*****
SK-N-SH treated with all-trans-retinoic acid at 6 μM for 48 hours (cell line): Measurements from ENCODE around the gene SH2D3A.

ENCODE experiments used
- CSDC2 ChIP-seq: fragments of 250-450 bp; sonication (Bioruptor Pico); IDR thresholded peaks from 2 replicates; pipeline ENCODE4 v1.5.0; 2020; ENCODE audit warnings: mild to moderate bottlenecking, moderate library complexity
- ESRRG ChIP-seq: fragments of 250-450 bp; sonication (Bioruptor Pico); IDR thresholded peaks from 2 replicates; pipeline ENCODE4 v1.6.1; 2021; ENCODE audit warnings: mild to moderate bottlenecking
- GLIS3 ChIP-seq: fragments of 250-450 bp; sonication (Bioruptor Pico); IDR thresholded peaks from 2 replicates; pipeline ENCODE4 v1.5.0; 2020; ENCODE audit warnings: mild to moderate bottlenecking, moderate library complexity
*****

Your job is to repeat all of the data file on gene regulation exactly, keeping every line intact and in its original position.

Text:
SK-N-SH treated with all-trans-retinoic acid at 6 μM for 48 hours (cell line): Measurements from ENCODE around the gene SH2D3A.

ENCODE experiments used
- CSDC2 ChIP-seq: fragments of 250-450 bp; sonication (Bioruptor Pico); IDR thresholded peaks from 2 replicates; pipeline ENCODE4 v1.5.0; 2020; ENCODE audit warnings: mild to moderate bottlenecking, moderate library complexity
- ESRRG ChIP-seq: fragments of 250-450 bp; sonication (Bioruptor Pico); IDR thresholded peaks from 2 replicates; pipeline ENCODE4 v1.6.1; 2021; ENCODE audit warnings: mild to moderate bottlenecking
- GLIS3 ChIP-seq: fragments of 250-450 bp; sonication (Bioruptor Pico); IDR thresholded peaks from 2 replicates; pipeline ENCODE4 v1.5.0; 2020; ENCODE audit warnings: mild to moderate bottlenecking, moderate library complexity